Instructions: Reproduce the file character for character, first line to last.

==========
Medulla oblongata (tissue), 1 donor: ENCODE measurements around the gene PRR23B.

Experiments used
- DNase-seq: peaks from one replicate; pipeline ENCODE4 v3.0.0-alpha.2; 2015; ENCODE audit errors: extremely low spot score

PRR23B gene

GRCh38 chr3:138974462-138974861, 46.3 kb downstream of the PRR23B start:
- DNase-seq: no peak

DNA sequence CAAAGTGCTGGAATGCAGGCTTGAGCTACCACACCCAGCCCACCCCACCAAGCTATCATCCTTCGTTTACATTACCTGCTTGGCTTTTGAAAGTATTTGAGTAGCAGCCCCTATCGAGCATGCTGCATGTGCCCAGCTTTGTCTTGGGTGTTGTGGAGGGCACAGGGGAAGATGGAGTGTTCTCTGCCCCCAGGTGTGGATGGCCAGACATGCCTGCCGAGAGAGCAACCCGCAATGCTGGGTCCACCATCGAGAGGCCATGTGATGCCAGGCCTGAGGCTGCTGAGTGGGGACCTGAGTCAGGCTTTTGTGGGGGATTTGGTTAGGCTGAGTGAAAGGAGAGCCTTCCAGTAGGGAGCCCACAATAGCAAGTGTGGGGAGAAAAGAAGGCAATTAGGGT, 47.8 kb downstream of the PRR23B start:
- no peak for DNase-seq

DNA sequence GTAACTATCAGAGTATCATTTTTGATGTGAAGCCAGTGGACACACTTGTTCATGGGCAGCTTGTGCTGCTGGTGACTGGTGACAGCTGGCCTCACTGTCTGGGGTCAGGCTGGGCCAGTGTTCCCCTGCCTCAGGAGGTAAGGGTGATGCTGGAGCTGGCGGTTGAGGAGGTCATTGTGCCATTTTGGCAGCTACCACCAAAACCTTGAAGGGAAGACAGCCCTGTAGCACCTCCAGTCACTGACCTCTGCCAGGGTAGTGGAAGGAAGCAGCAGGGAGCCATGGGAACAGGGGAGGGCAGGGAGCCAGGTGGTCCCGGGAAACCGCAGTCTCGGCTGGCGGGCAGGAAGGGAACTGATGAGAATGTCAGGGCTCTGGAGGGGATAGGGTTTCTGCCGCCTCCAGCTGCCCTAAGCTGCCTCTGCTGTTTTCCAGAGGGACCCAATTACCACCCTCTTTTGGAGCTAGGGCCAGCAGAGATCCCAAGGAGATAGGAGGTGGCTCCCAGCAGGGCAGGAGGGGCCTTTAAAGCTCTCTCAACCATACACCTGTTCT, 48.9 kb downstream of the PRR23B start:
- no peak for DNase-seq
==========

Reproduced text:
Medulla oblongata (tissue), 1 donor: ENCODE measurements around the gene PRR23B.

Experiments used
- DNase-seq: peaks from one replicate; pipeline ENCODE4 v3.0.0-alpha.2; 2015; ENCODE audit errors: extremely low spot score

PRR23B gene

GRCh38 chr3:138974462-138974861, 46.3 kb downstream of the PRR23B start:
- DNase-seq: no peak

DNA sequence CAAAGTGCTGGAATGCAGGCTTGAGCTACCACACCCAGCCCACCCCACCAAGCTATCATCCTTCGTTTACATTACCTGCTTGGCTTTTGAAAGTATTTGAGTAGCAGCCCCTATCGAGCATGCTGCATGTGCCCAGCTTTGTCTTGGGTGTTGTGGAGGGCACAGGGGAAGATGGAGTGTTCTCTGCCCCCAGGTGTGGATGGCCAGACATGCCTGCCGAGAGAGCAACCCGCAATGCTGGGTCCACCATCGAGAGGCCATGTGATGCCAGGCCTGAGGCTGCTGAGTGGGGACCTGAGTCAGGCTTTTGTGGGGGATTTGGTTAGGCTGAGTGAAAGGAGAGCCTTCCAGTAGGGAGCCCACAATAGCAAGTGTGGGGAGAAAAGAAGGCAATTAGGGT, 47.8 kb downstream of the PRR23B start:
- no peak for DNase-seq

DNA sequence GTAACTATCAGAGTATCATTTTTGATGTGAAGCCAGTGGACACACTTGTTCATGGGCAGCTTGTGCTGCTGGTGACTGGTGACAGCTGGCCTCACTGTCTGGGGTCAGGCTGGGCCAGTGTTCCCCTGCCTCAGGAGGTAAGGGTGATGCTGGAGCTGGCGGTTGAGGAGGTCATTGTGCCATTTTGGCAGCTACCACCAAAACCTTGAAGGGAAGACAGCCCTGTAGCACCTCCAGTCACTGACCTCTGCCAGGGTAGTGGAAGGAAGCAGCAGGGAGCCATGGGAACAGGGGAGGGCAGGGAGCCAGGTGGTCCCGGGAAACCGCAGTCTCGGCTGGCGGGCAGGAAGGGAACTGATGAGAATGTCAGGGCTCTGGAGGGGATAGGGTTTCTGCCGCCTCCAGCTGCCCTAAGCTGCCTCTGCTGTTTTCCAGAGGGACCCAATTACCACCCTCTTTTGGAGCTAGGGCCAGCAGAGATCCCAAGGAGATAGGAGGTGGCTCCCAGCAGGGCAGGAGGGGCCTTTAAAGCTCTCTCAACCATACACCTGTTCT, 48.9 kb downstream of the PRR23B start:
- no peak for DNase-seq